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U.S.-China Economic and Security Review Commission, "Hearing: China’s Enforcement of Intellectual Property Rights and the dangers of the Movement of Counterfeited and Pirated Goods into the United States," June 7-8, 2006

This hearing was conducted by the U.S.-China Economic and Security Review Commission on June 7-8, 2006. The U.S.-China Economic and Security Review Commission was created by the U.S. Congress in 2000 to monitor, investigate, and submit to Congress an annual report on the national security implications of the economic relationship between the United States and the People’s Republic of China.
June 7, 2006

June 7-8, 2006
385 Russell Senate Office Building
Delaware & Constitution Avenues, NE
Washington , DC 20510

Co-chairs: Commissioners C. Richard D’Amato and Kerri Houston

Prepared statement of Chairman Larry M. Wortzel

Good Morning. This is the fifth hearing in the US-China Economic and Security Review Commission’s 2006 reporting cycle. In December, the Commission explored China’s participation in the WTO negotiations process. In February, we assessed China’s internal stability. In March, the Commission examined China’s military strength. And in April, we evaluated China’s industrial subsidies.

These hearings provide a background to how China interacts with the world community and how the communist party maintains its power. Today’s topic, intellectual property rights issues and the import of counterfeit goods, is an examination of domestic governance in China and China’s interactions with the global economy.

The central government makes commitments to the United States on a regular basis. China’s government has passed laws that govern intellectual property rights. However, implementation and enforcement of those laws must improve. Local governments still condone or participation in counterfeiting unless the central government takes focused action. The fact that products with the Beijing Olympic logo have been well protected shows that China can enforce laws when the government sees it in its interest to do so.

I look forward to hearing from today’s panelists. Today’s cochairs, Commissioners Dick D’Amato and Kerri Houston, will open following an introduction from Vice-Chairman Carolyn Bartholomew.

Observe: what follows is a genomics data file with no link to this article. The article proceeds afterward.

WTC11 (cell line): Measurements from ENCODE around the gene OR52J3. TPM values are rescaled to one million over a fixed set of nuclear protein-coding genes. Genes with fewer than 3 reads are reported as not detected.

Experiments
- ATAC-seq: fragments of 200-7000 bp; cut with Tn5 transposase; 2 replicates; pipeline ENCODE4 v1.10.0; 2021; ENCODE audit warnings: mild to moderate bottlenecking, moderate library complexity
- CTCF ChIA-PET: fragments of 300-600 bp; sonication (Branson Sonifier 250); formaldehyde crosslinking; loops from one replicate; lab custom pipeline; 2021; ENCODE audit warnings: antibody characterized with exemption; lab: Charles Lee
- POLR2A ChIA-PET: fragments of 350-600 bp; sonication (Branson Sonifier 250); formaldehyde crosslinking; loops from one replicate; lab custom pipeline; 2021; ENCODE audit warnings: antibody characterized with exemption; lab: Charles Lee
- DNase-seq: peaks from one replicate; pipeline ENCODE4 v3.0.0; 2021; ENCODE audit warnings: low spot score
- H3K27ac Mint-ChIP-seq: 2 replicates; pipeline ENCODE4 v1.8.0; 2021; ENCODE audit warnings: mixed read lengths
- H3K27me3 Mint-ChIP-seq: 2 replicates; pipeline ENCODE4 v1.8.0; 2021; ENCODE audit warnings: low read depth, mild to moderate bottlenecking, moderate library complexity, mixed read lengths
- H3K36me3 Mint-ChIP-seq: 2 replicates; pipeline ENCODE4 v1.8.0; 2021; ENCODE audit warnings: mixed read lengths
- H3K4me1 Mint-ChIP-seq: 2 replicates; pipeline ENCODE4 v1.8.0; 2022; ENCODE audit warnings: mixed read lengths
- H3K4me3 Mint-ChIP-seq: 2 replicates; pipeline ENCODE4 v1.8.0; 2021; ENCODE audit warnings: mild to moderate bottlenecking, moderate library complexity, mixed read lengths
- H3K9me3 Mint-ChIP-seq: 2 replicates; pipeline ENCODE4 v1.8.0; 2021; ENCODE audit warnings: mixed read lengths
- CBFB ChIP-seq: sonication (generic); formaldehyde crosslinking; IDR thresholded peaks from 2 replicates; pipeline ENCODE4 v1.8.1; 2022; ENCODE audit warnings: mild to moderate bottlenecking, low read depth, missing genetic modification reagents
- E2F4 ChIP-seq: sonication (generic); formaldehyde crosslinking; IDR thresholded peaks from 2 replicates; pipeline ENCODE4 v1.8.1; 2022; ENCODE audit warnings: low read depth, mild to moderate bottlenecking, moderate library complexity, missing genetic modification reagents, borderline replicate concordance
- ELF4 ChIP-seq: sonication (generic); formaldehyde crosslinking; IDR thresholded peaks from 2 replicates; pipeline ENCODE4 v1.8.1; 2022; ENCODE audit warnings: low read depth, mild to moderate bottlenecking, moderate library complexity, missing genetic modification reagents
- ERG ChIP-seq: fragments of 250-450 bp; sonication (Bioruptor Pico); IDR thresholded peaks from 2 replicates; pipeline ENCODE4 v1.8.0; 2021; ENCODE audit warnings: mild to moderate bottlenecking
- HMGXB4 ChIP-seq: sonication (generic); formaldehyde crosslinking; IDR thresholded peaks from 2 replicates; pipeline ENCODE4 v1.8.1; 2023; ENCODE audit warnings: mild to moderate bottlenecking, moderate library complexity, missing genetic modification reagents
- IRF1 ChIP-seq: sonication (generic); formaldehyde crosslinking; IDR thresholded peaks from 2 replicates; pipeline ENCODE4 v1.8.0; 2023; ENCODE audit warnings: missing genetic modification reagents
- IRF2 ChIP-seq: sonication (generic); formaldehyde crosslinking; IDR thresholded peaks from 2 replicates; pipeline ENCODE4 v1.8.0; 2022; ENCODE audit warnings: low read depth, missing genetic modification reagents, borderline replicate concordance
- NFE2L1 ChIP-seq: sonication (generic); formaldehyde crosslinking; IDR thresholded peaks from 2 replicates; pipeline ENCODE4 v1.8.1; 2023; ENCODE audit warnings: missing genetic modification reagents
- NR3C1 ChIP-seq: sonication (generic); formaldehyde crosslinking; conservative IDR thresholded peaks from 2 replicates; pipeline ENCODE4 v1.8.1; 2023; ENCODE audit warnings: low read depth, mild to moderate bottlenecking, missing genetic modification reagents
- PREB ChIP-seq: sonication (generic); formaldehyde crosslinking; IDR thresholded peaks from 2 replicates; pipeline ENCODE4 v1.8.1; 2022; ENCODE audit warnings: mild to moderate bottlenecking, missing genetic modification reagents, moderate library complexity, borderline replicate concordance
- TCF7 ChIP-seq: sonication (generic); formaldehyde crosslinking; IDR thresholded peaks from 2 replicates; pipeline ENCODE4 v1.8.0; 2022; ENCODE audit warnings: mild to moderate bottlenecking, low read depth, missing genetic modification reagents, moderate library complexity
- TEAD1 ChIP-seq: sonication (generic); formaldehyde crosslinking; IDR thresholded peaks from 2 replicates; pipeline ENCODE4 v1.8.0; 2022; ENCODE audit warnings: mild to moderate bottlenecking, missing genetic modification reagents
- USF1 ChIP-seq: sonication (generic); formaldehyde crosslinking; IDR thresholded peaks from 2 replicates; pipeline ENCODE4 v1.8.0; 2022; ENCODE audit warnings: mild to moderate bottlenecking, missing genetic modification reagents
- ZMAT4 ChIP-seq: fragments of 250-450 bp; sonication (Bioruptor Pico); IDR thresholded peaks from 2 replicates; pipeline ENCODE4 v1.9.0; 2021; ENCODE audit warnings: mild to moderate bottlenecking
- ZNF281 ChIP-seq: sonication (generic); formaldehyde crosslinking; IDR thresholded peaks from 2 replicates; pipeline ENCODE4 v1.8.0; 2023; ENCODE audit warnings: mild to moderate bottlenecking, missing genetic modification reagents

Opening Statement of Chairman Larry M. Wortzel
Opening Statement of C. Richard D'Amato
Opening Statement of Kerri Houston

Panel I: Congressional Perspectives
Senator Tom Coburn (R-OK)
Senator Carl Levin (D-MI)
Congresswoman Diane Watson (D-CA 33rd)
Congressman Joe Knollenberg (R-MI 9th)

Panel II: Administration Perspectives
Mr. Chris Israel, International IPR Enforcement Coordinator, Department of Commerce, Washington DC
Mr. Tim Stratford, Assistant U.S. Trade Representative for China Affairs, Washington DC

Panel III: Overview: Protecting U.S. IP in China
Mr. Myron Brilliant, Vice President, East Asia, U.S.-Chamber of Commerce, Washington, DC
Mr. Edward Jung, Co-Founder and Managing Director, Intellectual Ventures, Bellevue, WA

Panel IV: Copyright Industries
Mr. Jason “Jay” S. Berman, Founding Partner, Berman Rosen Global Strategies, LLC, New York, NY
Mr. John McGuire, Senior Advisor, Screen Actors Guild, New York, NY
Ms. Patricia Schroeder, President and CEO, Association of American Publishers, Washington, DC

Panel V: Pharmaceutical Industry – Government Perspective
Dr. Randall Lutter, Associate Commissioner for Policy and Planning, Food and Drug Administration, Washington DC
Mr. Kevin Dellicolli, Deputy Assistant Director, Financial and Trade Investigations Division, Office of Investigation, US Immigration and Customs Enforcement, Dept. of Homeland Security, Washington, DC

Panel VI: Pharmaceutical Industry
Mr. Peter Pitts, President, Center for Medicine in the Public Interest, New York, NY

Panel VII: Congressional Perspectives
Senator Orrin Hatch (R-UT)
Congressman Donald Manzullo (R-IL 16th)

Panel VIII: Manufacturing and Automotive Industry
Mr. David McCurdy, President and CEO, Electronic Industries Alliance, Arlington VA
Professor Daniel C.K. Chow, Professor of Law, Ohio State University, Columbus, OH

Panel IX: IP Law and Bilateral Negotiations
Mr. Terry Stewart, Esq., Stewart and Stewart Law Offices, Washington DC
Professor Justin Hughes, Director, Intellectual Property Program, Cordozo School of Law, Yeshiva University, New York, NY
Professor Andrew Mertha, Assistant Professor, Washington University, St. Louis, MO

Panel X: Conclusions: The Future of Protecting U.S. IP
Mr. Timothy P. Trainer, President, Global Intellectual Property Strategy Center, P.C., Washington D.C.
Dr. Neil Livingstone, CEO, Global Options Inc., Washington, DC
Dr. Pat Choate, Co-Director, Manufacturing Policy Project, Sperryville, VA



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